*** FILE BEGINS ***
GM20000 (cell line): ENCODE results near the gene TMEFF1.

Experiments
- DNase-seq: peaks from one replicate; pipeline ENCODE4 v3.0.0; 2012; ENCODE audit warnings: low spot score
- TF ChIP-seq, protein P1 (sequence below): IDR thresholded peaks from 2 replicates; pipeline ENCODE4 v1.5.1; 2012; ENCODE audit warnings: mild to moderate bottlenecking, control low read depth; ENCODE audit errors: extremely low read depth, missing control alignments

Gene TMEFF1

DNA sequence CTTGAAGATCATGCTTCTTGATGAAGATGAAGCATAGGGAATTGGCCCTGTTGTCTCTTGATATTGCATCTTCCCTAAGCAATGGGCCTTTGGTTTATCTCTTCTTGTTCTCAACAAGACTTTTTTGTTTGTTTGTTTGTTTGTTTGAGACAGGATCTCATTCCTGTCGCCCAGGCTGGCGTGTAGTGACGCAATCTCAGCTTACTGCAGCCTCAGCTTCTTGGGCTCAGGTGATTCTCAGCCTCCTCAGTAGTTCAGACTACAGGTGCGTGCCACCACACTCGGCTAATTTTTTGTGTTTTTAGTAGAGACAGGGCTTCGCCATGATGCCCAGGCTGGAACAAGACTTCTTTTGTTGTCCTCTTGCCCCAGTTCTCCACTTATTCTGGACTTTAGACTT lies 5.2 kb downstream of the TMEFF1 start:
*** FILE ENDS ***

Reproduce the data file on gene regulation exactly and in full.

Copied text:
GM20000 (cell line): ENCODE results near the gene TMEFF1.

Experiments
- DNase-seq: peaks from one replicate; pipeline ENCODE4 v3.0.0; 2012; ENCODE audit warnings: low spot score
- TF ChIP-seq, protein P1 (sequence below): IDR thresholded peaks from 2 replicates; pipeline ENCODE4 v1.5.1; 2012; ENCODE audit warnings: mild to moderate bottlenecking, control low read depth; ENCODE audit errors: extremely low read depth, missing control alignments

Gene TMEFF1

DNA sequence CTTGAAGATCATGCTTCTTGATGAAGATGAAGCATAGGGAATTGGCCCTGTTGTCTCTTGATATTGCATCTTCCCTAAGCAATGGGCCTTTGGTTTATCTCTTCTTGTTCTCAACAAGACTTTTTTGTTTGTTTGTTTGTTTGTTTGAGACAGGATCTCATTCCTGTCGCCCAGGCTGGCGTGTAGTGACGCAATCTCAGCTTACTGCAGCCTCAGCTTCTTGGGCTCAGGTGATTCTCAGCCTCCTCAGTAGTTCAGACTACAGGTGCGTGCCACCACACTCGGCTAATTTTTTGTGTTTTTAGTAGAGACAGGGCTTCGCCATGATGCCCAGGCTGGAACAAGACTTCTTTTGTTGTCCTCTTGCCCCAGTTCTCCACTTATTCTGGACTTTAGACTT lies 5.2 kb downstream of the TMEFF1 start: